Do your chronic obstructive pulmonary disease (COPD) flare-ups seem to worsen and become more frequent in the winter months? It’s not your imagination. Researchers who studied 7,000 people with COPD for one year found that COPD-related exacerbations occur twice as often in winter than in summer. The same study found that, although hospitalization rates are constant throughout the year, COPD triggers are more life-threatening in winter.
Some changes you might notice in your exacerbations include:
- Increased frequency and severity of coughing
- Increased production of phlegm (sputum or mucus) when coughing
- Change in the appearance of phlegm
- Increased shortness of breath
During those cold winter days, your best bet is to avoid the frigid air as much as possible, as the dry chill is a trigger. But if you must go out, cover your mouth and nose with a clean scarf to maintain the moisture in your lungs. Keep in mind that acute exacerbations cannot be totally prevented, but you can decrease their severity and frequency in the winter by following these eight tips:
1. Maintain COPD treatment
If your COPD is well managed, you will be better able to avoid and mitigate the severity of an exacerbation even if you get a cold or the flu.
2. Get flu and pneumonia shots
Make sure you get your flu shot. Also, consult with your physician about getting a pneumonia vaccination to reduce your risk of infection.
3. Know your Alpha-1 Antitrypsin status
If you’ve been diagnosed with COPD, ask your doctor about being tested for Alpha-1 Antitrypsin, a condition in which the body does not make enough of a protein that protects the lungs and liver from damage deficiency, and a risk factor for developing COPD. If you have Alpha-1 but are not being treated specifically for this condition, you’re more likely to have an exacerbation, according to research conducted at the University of Chicago.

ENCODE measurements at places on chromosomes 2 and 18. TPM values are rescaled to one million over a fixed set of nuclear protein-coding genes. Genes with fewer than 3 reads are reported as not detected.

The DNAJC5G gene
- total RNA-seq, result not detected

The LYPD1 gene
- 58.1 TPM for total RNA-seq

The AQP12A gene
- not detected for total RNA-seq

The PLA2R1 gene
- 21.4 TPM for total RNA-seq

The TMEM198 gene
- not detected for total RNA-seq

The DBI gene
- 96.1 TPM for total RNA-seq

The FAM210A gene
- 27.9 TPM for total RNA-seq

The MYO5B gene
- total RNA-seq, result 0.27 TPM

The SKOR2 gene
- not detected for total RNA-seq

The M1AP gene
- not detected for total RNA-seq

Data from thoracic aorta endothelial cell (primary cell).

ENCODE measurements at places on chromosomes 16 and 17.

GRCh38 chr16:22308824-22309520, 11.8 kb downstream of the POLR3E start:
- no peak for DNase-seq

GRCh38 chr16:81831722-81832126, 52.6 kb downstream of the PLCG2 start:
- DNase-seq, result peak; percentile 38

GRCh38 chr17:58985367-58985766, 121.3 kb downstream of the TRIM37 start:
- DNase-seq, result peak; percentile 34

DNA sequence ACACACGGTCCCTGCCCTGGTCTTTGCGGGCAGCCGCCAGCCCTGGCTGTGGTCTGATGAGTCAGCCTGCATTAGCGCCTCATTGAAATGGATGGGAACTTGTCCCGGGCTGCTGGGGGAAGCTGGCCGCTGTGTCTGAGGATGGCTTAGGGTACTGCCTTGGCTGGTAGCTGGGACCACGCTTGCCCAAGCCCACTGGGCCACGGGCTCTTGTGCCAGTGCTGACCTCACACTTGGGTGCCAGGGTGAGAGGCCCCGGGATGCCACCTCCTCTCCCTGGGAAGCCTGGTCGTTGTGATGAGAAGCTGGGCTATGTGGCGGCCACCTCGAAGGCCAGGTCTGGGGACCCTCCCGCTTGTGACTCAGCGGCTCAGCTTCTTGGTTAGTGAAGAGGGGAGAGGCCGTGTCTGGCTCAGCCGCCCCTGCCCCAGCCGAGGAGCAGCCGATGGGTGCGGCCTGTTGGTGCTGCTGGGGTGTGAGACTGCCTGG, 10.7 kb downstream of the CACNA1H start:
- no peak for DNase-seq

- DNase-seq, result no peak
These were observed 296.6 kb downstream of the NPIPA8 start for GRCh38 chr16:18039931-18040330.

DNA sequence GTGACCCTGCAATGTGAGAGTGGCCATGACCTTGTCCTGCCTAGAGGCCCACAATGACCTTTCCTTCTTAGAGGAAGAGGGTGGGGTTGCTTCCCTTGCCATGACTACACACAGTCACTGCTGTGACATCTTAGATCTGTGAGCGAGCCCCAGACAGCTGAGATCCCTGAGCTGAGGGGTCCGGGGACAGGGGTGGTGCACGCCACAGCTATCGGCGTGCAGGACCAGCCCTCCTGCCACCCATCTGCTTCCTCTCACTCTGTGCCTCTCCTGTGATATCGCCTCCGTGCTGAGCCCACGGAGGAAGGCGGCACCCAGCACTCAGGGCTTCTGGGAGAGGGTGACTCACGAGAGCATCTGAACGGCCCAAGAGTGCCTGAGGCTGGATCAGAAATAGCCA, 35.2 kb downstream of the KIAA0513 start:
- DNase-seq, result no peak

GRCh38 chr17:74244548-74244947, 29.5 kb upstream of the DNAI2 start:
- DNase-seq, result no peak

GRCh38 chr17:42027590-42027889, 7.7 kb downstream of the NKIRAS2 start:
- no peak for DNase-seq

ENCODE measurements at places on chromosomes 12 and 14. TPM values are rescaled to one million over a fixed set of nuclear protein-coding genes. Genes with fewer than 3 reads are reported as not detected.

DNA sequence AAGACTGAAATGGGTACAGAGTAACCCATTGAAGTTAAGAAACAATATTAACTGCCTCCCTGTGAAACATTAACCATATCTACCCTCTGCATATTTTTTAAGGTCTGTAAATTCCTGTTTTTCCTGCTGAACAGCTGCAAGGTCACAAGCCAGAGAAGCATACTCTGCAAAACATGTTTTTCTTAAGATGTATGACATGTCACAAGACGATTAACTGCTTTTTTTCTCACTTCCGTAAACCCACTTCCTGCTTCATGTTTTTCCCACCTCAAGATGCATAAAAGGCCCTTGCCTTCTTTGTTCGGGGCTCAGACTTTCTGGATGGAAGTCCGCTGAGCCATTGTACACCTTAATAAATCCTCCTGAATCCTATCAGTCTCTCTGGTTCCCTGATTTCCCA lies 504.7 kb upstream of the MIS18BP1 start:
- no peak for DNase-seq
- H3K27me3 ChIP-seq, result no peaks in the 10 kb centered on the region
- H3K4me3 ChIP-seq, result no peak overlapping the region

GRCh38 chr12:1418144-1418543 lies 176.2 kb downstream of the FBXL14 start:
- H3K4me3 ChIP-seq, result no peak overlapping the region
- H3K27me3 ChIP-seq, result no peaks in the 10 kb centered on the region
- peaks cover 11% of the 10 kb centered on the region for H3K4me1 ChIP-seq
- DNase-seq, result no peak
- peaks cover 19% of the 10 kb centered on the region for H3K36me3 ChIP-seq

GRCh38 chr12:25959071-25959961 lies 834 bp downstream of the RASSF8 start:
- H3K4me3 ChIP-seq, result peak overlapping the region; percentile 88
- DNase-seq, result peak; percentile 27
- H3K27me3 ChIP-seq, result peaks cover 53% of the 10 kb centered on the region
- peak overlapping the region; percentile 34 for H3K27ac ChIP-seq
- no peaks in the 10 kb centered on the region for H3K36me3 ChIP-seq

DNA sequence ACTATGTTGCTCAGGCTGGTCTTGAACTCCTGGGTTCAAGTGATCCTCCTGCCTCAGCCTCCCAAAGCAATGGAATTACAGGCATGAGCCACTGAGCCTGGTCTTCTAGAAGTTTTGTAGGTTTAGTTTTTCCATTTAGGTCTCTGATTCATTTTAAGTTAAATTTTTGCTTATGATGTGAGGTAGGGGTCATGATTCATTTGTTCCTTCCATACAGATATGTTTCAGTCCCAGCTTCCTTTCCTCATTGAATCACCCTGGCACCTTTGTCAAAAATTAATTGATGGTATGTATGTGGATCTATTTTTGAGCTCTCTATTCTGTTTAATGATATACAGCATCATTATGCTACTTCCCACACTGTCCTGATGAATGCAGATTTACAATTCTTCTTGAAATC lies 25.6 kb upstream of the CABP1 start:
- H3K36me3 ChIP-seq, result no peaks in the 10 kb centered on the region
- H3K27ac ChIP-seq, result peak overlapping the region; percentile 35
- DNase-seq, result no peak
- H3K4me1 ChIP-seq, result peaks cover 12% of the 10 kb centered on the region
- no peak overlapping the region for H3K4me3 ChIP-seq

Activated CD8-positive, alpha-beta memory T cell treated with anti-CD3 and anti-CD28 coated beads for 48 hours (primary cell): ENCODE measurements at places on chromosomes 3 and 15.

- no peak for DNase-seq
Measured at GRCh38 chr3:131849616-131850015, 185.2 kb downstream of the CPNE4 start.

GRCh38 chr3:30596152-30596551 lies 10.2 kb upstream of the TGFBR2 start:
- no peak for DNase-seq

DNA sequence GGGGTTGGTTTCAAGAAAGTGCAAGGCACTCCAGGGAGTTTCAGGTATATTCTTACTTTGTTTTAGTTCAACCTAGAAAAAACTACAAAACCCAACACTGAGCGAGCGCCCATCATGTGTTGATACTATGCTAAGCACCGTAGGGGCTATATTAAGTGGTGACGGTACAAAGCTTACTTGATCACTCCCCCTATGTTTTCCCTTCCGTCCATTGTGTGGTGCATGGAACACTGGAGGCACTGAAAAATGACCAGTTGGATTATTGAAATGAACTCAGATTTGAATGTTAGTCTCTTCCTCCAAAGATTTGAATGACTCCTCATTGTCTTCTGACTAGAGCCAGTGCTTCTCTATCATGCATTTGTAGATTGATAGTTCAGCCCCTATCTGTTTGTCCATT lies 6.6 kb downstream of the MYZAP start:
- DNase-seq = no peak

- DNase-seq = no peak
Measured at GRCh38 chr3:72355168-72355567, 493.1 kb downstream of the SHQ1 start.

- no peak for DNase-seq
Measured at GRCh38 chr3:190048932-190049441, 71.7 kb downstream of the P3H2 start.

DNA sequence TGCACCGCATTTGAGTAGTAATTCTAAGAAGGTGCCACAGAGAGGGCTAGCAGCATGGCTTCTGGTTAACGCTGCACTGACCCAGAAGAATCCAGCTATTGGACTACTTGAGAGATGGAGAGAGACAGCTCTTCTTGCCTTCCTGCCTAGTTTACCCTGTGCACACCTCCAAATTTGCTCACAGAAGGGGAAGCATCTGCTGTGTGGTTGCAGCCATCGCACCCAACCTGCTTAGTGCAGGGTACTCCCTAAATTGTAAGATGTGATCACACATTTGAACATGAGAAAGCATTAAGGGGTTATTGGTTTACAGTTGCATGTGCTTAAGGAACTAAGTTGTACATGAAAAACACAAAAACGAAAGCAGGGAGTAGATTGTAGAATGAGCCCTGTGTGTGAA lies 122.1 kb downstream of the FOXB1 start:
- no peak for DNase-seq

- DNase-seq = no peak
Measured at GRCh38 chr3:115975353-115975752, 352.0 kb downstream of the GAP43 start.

4. Avoid sick people
Use common sense in your social interactions. Stay away from hospitals, groups of children, and anyone who has a cold.
5. Wash your hands
A high standard of hygiene is the best defense against germs. Before touching your eyes, nose or mouth make sure you have carefully washed or sanitized your hands, especially when you are in a public place.
6. Clean your humidifiers every other day
It’s important to keep the humidifier functioning at its optimal level in order to keep moisture in the air and prevent mold — another lung irritant.
7. Drink plenty of water
Drinking lots of water can make it easier to breathe, especially if you have a respiratory infection. Remember: you lose water with every breath.
8. Avoid smoke and fumes
Heating your home during the winter can generate lung irritants, especially wood smoke from the fireplace, kerosene, scented candles and incense. Also, because we’re less likely to open the windows in the winter, cleaning products can aggravate your COPD.
Some COPD exacerbations require hospitalization, while others can be safely treated in an outpatient setting. In severe cases, people with COPD exacerbations may need to be on a ventilator, or breathing machine, until their flare-up resolves.